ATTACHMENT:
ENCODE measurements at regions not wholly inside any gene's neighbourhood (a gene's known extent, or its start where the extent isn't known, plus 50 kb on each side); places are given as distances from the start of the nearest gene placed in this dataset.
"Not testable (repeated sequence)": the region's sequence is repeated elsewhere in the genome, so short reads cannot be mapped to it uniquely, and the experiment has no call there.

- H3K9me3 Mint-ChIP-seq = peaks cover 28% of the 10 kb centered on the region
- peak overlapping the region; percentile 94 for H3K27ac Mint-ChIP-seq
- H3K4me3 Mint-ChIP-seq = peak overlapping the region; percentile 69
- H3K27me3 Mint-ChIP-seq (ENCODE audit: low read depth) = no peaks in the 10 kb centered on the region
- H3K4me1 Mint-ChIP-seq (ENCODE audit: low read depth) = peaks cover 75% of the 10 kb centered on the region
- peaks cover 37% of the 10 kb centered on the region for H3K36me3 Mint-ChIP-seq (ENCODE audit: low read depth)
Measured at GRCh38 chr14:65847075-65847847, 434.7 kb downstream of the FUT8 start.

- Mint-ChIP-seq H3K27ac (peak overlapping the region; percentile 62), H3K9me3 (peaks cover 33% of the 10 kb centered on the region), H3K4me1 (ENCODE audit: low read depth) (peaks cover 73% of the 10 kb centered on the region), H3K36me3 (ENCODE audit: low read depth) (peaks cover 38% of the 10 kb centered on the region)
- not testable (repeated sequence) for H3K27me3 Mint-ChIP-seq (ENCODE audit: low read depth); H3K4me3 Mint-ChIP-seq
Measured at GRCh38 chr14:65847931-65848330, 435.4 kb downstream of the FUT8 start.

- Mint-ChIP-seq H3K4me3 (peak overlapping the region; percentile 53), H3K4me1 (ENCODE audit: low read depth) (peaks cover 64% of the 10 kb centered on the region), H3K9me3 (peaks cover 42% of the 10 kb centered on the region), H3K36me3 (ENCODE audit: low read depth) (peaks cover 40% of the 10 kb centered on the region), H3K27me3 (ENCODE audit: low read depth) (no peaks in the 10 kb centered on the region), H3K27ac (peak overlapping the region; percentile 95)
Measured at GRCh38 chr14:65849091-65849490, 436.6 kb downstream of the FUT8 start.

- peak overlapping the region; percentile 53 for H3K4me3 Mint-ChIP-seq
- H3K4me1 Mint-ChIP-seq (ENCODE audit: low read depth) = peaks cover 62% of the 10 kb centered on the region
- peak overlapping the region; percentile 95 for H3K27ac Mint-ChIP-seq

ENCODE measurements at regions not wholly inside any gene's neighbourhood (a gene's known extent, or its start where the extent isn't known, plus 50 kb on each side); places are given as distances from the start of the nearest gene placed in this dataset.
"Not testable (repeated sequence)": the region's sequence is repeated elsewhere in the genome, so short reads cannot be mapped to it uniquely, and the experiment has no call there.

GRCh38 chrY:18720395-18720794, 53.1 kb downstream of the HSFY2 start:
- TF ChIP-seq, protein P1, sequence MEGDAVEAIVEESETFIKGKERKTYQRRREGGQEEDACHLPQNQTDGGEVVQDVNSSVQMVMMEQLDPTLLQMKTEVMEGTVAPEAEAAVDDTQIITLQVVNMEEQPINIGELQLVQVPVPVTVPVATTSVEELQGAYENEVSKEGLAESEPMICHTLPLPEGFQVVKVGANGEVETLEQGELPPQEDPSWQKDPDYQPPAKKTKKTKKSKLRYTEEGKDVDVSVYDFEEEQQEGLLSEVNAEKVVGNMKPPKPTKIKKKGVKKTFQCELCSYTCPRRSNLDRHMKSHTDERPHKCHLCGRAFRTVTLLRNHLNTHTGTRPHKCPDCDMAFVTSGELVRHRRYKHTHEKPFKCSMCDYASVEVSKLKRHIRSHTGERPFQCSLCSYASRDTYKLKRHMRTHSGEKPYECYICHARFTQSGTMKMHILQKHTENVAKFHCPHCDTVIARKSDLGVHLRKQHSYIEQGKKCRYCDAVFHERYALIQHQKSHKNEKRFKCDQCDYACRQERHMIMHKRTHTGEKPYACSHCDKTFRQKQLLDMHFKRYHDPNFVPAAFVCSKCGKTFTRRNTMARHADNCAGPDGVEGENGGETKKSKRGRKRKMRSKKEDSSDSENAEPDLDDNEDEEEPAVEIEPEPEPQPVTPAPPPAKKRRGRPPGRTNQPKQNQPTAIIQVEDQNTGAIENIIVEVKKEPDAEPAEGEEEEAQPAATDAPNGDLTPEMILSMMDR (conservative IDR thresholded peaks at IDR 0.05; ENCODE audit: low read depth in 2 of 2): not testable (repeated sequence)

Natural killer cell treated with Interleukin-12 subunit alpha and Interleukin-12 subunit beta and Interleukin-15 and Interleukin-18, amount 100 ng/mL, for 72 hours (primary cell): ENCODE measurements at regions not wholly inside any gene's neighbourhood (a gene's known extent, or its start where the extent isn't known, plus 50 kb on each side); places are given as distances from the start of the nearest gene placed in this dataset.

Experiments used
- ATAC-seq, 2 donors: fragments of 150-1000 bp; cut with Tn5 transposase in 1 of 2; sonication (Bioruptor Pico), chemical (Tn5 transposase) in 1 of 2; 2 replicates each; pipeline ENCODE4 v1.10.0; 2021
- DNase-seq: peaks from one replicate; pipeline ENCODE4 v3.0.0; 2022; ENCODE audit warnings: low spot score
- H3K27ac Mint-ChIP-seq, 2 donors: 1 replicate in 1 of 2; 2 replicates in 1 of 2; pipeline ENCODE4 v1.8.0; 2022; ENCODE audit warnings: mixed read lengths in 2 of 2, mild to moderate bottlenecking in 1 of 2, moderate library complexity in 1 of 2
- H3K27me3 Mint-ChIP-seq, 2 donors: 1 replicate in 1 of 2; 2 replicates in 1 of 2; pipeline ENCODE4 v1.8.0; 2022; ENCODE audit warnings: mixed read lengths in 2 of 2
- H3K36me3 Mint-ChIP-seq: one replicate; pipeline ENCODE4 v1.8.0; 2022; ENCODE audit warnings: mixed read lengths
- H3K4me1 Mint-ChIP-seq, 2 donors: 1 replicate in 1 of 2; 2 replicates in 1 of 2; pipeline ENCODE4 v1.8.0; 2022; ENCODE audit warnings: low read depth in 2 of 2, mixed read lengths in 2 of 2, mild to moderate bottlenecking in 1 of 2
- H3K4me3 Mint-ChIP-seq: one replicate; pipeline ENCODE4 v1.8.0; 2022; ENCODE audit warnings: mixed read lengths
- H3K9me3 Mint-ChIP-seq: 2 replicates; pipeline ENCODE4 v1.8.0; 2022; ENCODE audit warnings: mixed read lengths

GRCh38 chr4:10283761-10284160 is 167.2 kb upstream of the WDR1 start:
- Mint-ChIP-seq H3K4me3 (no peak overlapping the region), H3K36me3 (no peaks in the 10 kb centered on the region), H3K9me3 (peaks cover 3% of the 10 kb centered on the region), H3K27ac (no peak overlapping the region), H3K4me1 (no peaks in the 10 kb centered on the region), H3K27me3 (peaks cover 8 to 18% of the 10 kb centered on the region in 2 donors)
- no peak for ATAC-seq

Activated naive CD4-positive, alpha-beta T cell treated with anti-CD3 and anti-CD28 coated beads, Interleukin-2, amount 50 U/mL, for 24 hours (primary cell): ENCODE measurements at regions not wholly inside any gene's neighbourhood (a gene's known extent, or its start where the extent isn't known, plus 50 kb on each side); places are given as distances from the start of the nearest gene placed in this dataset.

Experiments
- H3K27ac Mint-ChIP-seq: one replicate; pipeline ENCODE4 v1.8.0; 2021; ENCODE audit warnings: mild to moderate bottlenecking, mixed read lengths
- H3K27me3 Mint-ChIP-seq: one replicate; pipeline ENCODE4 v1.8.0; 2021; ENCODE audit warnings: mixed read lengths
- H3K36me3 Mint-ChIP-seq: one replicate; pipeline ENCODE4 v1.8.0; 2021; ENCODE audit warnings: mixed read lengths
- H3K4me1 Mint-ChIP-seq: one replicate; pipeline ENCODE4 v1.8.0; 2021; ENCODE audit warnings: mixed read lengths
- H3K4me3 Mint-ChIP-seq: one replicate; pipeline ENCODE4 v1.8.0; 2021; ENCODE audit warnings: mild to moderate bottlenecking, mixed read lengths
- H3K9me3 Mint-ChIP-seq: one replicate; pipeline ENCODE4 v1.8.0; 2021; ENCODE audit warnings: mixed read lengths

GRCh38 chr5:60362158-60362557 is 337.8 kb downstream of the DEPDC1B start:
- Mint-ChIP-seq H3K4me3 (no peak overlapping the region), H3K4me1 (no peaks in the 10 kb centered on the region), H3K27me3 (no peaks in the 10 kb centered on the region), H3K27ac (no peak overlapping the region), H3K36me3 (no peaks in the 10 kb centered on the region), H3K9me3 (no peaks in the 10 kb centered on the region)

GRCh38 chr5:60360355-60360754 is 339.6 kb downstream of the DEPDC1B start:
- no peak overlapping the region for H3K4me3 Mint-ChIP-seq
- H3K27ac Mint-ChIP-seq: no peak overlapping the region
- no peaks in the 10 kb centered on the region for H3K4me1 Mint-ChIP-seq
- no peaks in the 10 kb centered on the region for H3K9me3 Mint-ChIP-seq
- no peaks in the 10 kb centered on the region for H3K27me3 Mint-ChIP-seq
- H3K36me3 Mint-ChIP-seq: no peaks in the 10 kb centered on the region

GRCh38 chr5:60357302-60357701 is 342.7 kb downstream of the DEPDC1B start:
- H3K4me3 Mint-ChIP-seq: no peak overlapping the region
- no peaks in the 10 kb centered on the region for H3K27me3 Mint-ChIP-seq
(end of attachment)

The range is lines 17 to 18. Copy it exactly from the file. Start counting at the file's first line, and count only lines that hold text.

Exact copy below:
- peak overlapping the region; percentile 95 for H3K27ac Mint-ChIP-seq

ENCODE measurements at regions not wholly inside any gene's neighbourhood (a gene's known extent, or its start where the extent isn't known, plus 50 kb on each side); places are given as distances from the start of the nearest gene placed in this dataset.